Dixie Chicks

Biography: In the late '90s, the Dixie Chicks rose from relative obscurity to become the best-selling country act of 1998. But this trio from Dallas is by no means an "overnight success," having paid their dues for nearly a decade playing in a variety of venues such as barbeque joints, nursing homes, grocery stores and street corners. Fiddler Martie Seidel and dobro/guitarist Emily Robison, with original vocalists Laura Lynch and Robin Macy, released their bluegrass-heavy indie debut, Thank Heavens for Dale Evans, in 1990 and got national attention when they were asked to perform at President Clinton's 1993 inauguration. They released two more independent albums, though Macy left in 1992 and Lynch was replaced with Natalie Maines, daughter of noted Texas steel guitarist and producer Lloyd Maines in 1995.
The reconfigured trio signed to Sony's Monument imprint in 1997 for the release of Wide Open Spaces, the best-selling country album of 1998. The album sold more than six million
In the late '90s, the Dixie Chicks rose from relative obscurity to become the best-selling country act of 1998. But this trio from Dallas is by no means an "overnight success," having paid their dues for nearly a decade playing in a variety of venues such as barbeque joints, nursing homes, grocery stores and street corners. Fiddler Martie Seidel and dobro/guitarist Emily Robison, with original vocalists Laura Lynch and Robin Macy, released their bluegrass-heavy indie debut, Thank Heavens for Dale Evans, in 1990 and got national attention when they were asked to perform at President Clinton's 1993 inauguration. They released two more independent albums, though Macy left in 1992 and Lynch was replaced with Natalie Maines, daughter of noted Texas steel guitarist and producer Lloyd Maines in 1995.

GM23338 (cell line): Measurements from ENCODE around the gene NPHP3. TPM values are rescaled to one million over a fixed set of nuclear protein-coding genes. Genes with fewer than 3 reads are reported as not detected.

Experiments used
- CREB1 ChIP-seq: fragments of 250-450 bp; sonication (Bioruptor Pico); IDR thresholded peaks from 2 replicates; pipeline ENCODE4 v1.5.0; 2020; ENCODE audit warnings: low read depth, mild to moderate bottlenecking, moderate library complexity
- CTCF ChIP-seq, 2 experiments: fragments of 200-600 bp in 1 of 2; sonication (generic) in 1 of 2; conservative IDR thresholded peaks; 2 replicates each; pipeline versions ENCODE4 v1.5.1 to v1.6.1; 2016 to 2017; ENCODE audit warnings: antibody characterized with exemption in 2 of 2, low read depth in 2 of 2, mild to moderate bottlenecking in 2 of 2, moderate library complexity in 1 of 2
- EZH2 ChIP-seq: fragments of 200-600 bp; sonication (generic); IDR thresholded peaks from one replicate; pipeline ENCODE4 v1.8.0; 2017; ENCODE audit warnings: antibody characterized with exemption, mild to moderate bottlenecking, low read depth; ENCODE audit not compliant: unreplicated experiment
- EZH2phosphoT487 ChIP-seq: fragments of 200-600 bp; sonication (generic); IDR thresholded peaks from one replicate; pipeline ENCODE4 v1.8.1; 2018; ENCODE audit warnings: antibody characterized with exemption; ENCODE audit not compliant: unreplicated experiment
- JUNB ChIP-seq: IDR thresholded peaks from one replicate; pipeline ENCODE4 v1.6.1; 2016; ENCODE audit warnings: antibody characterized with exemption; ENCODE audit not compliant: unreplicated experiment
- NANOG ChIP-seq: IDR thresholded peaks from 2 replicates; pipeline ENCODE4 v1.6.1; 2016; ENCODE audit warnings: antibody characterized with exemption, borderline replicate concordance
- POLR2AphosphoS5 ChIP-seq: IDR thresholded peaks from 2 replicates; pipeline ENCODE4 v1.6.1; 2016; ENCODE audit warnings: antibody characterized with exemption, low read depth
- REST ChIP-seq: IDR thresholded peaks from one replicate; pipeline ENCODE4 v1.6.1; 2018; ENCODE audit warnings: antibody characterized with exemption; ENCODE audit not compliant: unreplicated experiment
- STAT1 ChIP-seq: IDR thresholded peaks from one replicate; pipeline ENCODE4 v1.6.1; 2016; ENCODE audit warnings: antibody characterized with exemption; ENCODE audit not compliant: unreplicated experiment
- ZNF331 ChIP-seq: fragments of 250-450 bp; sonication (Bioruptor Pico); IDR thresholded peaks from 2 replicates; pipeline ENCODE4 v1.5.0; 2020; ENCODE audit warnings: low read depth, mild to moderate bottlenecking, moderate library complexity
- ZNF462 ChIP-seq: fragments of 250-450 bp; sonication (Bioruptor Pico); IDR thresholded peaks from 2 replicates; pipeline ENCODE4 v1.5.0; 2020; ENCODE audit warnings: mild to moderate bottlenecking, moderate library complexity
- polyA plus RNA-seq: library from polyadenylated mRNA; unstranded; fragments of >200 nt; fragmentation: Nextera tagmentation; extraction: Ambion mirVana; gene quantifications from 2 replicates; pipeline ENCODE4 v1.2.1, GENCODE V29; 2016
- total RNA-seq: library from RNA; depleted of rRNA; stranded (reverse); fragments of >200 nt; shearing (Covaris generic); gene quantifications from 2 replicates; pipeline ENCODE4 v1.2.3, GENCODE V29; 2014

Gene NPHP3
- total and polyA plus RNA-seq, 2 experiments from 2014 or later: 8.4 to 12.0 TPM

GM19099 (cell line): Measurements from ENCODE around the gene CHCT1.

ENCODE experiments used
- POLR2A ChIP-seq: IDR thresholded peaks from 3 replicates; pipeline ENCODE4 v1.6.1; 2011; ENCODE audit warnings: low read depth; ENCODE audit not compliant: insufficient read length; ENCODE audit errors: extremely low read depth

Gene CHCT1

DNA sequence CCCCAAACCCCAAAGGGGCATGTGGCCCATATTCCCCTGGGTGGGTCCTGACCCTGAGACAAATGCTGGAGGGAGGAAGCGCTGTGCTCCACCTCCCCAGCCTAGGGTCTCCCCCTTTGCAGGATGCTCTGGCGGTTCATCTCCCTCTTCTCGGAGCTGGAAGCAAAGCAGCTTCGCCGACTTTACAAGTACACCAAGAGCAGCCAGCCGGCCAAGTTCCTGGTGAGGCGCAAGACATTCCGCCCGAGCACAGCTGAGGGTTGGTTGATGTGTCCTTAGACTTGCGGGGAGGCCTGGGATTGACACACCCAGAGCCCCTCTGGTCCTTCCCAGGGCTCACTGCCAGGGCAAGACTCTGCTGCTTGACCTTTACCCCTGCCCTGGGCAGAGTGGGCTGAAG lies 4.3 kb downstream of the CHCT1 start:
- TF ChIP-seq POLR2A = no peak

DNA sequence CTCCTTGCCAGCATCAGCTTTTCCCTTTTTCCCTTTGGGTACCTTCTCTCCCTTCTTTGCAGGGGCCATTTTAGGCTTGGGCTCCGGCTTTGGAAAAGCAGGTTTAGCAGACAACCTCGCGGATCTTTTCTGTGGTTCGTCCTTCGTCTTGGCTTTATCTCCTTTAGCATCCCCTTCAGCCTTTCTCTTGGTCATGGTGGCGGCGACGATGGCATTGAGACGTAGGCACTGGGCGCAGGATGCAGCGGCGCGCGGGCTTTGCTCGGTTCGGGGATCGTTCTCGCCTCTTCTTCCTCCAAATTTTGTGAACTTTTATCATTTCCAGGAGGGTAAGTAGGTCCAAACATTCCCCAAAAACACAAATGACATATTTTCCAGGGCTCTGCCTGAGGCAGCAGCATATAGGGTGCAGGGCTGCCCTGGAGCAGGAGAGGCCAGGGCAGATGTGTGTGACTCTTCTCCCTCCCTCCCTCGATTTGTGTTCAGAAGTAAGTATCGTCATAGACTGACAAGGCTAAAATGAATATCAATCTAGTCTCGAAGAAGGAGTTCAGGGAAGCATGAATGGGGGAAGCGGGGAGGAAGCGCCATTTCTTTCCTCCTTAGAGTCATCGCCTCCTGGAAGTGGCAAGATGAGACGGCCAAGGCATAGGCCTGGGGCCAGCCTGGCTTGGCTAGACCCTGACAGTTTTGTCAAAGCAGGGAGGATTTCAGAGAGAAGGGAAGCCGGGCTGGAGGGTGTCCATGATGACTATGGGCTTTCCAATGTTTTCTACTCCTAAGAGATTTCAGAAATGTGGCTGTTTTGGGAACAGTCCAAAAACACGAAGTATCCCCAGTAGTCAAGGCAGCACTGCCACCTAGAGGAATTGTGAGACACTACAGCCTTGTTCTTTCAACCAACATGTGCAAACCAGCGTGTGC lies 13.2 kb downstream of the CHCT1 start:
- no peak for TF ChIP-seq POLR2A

The reconfigured trio signed to Sony's Monument imprint in 1997 for the release of Wide Open Spaces, the best-selling country album of 1998. The album sold more than six million copies, making it the biggest selling debut ever by a country group. They also took home a Grammy that year for "Best Country Album."
The Dixie Chicks followed up in 1999 with the equally successful Fly, which shot to No. 1 on the Billboard 200, spawned two bit hits, "Ready to Run" and "Goodbye Earl," sold more than 2.8 million copies and won the group their second "Best Country Album" award at the 42nd Annual Grammy Awards.
When it came time to record their third LP, the Dixie Chicks got involved in an ugly legal battle with their record label, Sony, over royalty payments. In the end, the Dixie Chicks were awarded an undisclosed amount of money and given their own record label, Open Wide Records, a decision that many lauded as coup for artist rights.
In 2002, the Dixie Chicks took part in the Fifth Annual VH1 Divas show in Las Vegas, along with Mary J. Blige, Cher and Celine Dion. Then came their long-awaited album, Home, a blue-grass heavy, acoustic record that features songs written by Patty Griffin and Bruce Robison as well as Dixie Chick's originals and a cover of Fleetwood Mac's "Landslide."
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Dixie Chicks' Scores

  • TV
  • Music
Average career score: 73
Highest Metascore: 75 Home
Lowest Metascore: 72 Taking The Long Way
Score distribution:
  1. Positive: 2 out of 2
  2. Mixed: 0 out of 2
  3. Negative: 0 out of 2
2 music reviews
Title: Year: Credit: User score:
72 Taking The Long Way May 23, 2006 Primary Artist 8.2
75 Home Aug 27, 2002 Primary Artist 5.9